Jaxon Smith-Njigba didn’t know which colleges would come calling, only that if he put in the work, the results would follow.
That’s just the way he was raised.
A prolific receiver out of Rockwall High School in Rockwall, Texas, Smith-Njigba caught 83 passes for 1,328 yards and nine touchdowns as a sophomore in 2017. That performance put him on the radar of plenty of teams.
Ohio State was one of those programs watching, and then early in his junior season last September they extended a scholarship offer.
Smith-Njigba was excited, but not surprised.
After all, this was what he had been working for.
His family was also excited, but they didn’t yet know just how serious Smith-Njigba was about OSU and how much he was already envisioning himself playing there.
Six weeks after the offer, he and mother made the trip to Ohio State for an unofficial visit. The Buckeyes were hosting Nebraska.
He didn’t go with the plan of committing on the visit, but he also didn’t go planning to wait.
“I went there being open-minded about it,” Smith-Njigba told The-Ozone. “I went and watched the game, saw everything, talked to the coaches, and that night I told myself, ‘I could see myself being a Buckeye. Everything is set up for me to win here and be successful. There’s no reason to wait. I want to be a Buckeye.’ And so I made it happen.”
After praying on it and then sleeping on it, he committed to receivers coach Brian Hartline the next day.
Hartline had been Ohio State’s receivers coach for a little over three months by that point, but their relationship grows stronger every single day.
“We talk almost every day,” Smith-Njigba said. “I already love the man. He’s a great guy. Family man. Just talking to the players, he really looks out for everybody on and off the field. I sat down with a couple of receivers and they told me that he’s going to push you to be the best. The guys they have, it’s a great group of receivers. They are unselfish and they’ve told me what it takes to be a great receiver there. It’s going to be great playing for Coach Hartline.”
Hartline wasn’t the only draw, however. The program as a whole drew Smith-Njigba in, and even Urban Meyer’s retirement one month later wasn’t enough to derail the plan.
“I just thought that, you know, Coach Meyer is a legendary coach and he’s done a lot of great things for this program, but I honestly thought that Ohio State is always going to be Ohio State – a winning program at the top of the nation,” he said. “I knew that the train would keep moving with Ohio State.”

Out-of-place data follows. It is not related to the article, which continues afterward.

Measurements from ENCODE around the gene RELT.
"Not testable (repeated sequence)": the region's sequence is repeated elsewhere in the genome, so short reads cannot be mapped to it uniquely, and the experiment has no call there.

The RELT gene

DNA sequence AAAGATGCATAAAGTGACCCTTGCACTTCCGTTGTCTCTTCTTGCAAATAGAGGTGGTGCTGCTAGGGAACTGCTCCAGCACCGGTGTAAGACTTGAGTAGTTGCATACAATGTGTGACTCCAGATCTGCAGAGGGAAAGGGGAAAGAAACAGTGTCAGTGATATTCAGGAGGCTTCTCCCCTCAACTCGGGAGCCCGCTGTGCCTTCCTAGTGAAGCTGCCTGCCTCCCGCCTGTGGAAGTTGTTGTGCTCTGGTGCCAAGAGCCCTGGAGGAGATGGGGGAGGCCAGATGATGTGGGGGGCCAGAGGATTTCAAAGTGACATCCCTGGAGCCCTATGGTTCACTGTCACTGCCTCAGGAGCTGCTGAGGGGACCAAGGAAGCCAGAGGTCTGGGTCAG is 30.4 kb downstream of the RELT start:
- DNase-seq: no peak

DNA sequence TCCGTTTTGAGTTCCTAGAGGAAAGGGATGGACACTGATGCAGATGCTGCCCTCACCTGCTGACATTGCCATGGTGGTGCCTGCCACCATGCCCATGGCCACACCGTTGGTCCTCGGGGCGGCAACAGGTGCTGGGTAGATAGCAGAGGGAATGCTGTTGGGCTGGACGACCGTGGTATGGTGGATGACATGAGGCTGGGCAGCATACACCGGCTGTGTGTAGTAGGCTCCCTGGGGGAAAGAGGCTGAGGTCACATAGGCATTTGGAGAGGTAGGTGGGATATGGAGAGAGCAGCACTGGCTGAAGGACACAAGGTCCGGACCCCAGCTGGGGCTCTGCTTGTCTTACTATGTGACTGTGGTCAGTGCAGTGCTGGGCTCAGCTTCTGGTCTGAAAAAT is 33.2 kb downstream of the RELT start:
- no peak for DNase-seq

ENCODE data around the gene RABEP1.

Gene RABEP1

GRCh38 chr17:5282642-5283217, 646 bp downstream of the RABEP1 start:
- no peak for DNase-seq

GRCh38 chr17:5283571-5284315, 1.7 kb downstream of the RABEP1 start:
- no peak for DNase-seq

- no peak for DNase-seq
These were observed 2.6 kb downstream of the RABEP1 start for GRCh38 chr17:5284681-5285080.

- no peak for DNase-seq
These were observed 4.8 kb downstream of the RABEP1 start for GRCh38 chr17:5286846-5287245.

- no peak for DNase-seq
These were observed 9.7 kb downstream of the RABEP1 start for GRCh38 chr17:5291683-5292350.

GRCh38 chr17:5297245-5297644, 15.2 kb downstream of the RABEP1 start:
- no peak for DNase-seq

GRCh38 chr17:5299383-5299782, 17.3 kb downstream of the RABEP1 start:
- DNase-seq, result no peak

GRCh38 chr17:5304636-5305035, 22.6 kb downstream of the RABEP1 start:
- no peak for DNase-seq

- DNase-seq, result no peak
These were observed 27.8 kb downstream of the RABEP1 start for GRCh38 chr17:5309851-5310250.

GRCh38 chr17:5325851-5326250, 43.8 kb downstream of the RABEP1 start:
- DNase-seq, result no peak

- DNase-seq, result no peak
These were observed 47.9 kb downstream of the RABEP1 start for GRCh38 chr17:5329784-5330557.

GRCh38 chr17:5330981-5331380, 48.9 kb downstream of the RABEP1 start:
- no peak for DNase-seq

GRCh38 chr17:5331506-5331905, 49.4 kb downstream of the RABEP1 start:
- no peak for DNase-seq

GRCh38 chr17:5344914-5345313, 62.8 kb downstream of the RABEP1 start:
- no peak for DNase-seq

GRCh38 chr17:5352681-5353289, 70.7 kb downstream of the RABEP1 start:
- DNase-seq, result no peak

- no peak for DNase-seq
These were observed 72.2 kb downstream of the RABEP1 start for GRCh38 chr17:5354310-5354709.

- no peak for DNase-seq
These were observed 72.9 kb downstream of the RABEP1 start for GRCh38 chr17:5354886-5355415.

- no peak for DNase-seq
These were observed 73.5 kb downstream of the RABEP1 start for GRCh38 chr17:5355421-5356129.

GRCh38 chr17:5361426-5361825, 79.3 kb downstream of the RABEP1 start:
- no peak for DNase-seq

It also didn’t hurt that he watched the Buckeyes throw for more yards than they had ever done in the history of the program.
For a wide receiver, that kind of offense can be a draw all by itself.
“Oh, it’s unbelievable,” he said. “As a wide receiver, it’s a dream to play in that offense. Who wouldn’t want to get multiple balls a game in that high-tempo offense? It’s amazing. It’s just a dream come true to play in an offense like that.”
So what made this particular dream a reality?
“I feel like my work ethic, if I think about something and I want it, I’m going to work hard for it,” he said. “I’m a hard worker and come from a middle class, blue collar family. My dad and my family, we have to work for everything that we get. So I just come in with that mentality.”
As a receiver, Jaxon Smith-Njigba could end up inside or outside. Hartline and Buckeye head coach Ryan Day believe he can excel at either spot. They’ll see where he plays best and is needed most when he arrives and he’ll do whatever he can to make his mark.
But when he does arrive, don’t expect too much chatter.
“They’re going to get a hard worker,” he said. “I’m not really a big talker. I just put my head down and I work. I’m going to ask questions and just try to be the best player I can be for this team, for this program, and for the state of Ohio.”